Friday, November 18, 2011

Why Most Scholarship On Marcion is Worthless [Part Four]

So I have decided not to write a paper on Clement of Alexandria's collection of Pauline writings being related to the Marcionite Apostolikon.  The purpose of writing a paper is after all to prove something.  I was finding it difficult to write a paper about that without referencing how stupid all the scholarship on Marcion is. so I have come to the conclusion - I have to start by writing a paper about how stupid all previous attempts to reconstruct the Marcionite Apostolikon by means of Tertullian and Epiphanius are.

I figure it would be a very easy paper to write.  It is easier to tear down that build up.  And this premise is so fucking stupid it defies all logic.  Just listen to Clabeaux try to make Against Marcion into a witness for the Marcionite Apostolikon.  It's masterful deception.  Clabeaux introduces the text as follows in his A Lost Edition of the Letters of Paul:

Tertullian's Adversus Marcionem, written ca. ad 207, is the most important of the three sources since it contains the greatest number of citations from the Marcionite text of Paul's letters. Ernest Evans, in his recent edition of the work, describes its five books as "a case argued in court (by Tertullian) against Marcion as defendant . . . , as it were three speeches in presentation of his case followed by two more in assessment and examination of his opponent's evidence." This effort by Tertullian to battle Marcion on his own ground (ie, his own Pauline Corpus) has made Adv. Marc. 5 invaluable to those seeking to reconstruct the text of Marcion. It is, therefore, this "examination of his opponent's evidence" (namely, Marcion's Apostolikon) in book 5 which interests us the most.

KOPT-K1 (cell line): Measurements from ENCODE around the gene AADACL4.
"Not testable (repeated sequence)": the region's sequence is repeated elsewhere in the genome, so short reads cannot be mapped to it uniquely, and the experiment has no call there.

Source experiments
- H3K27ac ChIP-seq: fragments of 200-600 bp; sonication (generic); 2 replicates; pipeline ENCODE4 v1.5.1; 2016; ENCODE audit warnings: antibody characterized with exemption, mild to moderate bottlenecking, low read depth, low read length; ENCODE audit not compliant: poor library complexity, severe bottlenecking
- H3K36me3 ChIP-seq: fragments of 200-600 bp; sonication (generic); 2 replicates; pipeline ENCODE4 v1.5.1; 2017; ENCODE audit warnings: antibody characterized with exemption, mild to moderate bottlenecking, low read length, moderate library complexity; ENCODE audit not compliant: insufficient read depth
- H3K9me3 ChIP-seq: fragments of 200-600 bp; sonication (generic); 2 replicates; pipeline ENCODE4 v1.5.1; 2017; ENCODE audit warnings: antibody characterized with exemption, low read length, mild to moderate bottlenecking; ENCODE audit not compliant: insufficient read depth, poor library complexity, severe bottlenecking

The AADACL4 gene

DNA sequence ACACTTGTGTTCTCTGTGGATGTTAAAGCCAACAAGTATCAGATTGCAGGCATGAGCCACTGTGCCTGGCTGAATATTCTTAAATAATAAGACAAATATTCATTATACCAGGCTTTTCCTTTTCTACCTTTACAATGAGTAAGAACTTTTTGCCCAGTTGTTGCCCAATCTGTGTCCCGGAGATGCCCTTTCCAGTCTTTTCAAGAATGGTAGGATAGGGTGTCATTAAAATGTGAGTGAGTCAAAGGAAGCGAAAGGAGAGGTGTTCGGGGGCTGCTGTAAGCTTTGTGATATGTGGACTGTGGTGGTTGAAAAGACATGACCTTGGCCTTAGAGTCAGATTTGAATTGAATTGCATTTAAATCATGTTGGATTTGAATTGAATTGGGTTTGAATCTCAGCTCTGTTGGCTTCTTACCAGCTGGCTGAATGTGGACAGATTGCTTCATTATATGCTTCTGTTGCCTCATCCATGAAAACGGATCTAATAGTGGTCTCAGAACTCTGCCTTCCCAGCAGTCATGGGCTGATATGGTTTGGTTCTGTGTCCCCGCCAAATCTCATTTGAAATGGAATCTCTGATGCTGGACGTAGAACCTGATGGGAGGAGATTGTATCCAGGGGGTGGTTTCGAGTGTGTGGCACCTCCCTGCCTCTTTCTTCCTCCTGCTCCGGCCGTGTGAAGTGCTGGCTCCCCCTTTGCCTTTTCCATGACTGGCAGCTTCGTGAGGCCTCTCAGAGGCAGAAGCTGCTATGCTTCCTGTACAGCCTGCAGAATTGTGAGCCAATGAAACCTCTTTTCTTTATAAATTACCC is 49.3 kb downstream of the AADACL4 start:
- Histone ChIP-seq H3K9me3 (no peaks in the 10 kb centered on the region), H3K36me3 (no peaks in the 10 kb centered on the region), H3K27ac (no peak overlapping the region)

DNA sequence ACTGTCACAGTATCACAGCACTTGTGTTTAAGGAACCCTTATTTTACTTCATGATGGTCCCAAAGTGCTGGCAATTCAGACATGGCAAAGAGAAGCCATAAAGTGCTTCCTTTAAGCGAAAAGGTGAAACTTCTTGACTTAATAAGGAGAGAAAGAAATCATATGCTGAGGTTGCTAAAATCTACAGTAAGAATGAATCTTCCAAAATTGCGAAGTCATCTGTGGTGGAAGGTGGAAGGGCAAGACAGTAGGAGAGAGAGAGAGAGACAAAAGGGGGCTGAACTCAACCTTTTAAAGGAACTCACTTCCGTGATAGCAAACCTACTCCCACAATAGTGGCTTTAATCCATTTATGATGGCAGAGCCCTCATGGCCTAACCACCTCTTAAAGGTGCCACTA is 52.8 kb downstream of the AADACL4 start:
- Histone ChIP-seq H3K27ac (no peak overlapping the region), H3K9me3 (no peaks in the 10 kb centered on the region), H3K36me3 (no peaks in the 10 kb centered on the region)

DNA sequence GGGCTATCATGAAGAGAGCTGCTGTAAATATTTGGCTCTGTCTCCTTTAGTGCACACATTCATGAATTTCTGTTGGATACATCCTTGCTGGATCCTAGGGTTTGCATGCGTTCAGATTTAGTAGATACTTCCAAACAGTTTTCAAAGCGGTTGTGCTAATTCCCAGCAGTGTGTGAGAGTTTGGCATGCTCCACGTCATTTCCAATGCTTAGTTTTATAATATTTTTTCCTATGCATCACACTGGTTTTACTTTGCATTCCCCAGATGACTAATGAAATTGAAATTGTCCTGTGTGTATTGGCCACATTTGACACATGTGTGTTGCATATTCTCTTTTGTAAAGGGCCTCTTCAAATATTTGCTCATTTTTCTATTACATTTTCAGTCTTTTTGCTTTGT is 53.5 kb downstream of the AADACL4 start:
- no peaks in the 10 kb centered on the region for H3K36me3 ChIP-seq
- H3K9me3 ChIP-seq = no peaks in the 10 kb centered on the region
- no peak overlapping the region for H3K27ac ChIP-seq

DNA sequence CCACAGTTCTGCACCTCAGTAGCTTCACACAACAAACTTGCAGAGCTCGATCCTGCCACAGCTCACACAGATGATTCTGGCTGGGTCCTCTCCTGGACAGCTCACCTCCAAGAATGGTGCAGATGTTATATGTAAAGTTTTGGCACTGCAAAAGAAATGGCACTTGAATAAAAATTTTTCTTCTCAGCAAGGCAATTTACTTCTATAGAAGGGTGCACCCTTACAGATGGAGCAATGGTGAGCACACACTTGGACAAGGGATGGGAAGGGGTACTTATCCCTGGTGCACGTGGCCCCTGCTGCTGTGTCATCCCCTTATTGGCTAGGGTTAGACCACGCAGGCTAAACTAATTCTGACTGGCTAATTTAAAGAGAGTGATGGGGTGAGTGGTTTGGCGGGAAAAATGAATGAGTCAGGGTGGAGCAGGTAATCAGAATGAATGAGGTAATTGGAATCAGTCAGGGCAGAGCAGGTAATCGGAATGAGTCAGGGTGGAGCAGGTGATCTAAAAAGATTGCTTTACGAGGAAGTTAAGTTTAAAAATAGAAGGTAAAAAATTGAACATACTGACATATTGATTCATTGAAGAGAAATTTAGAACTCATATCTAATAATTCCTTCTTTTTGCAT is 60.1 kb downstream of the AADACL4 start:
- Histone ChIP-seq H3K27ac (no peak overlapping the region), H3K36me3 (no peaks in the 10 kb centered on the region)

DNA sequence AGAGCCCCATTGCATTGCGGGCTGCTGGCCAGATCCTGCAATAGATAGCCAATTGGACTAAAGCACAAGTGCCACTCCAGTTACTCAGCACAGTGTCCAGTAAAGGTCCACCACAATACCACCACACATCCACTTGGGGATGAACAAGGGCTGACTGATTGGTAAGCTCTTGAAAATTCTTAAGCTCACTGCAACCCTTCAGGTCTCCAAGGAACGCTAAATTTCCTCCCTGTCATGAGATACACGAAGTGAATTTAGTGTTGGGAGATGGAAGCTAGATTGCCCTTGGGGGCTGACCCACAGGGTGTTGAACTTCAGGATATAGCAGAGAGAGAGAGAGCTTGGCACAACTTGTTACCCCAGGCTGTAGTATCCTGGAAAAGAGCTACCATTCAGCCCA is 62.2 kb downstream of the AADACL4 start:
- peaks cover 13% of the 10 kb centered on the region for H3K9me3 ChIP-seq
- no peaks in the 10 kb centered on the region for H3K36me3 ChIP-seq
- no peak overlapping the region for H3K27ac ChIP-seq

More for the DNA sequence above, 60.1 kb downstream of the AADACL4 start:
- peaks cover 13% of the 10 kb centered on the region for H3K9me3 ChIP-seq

It is important to take note of the forensic character of Tertullian's work. One must never assume that Tertullian set out to preserve with exactitude the text of the Marcionite Apostolikon. Tertullian's objective was to destroy Marcionite arguments. Due attention must be paid to his polemical motivations. Many of the citations from Pauline letters show signs of tampering on Tertullian's part, designed to make the citations more artfully fit his arguments [p. 11, 12]

So where's the beef?  Where is the demonstration that Tertullian ever saw the Apostolikon?  Where it the proof that what is about to follow isn't just Tertullian or some other Church Father citing his own text against Marcion?

The assumption at bottom here is that Tertullian (and Epiphanius) must have either (a) access to the original Marcionite canon or (b) has a source which knew enough to help us reconstruct the original material.  Schmid's work is superior in this respect alone - at least he attempts to construct an understanding of how it was that Tertullian arrived at his data.  Clabeaux essentially writes these utterly useless two paragraphs and avoid the question entirely.  Yet the question is utterly essential to the whole question of whether or not we can use Tertullian's Against Marcion to gain insight into the shape of the Marcionite Apostolikon.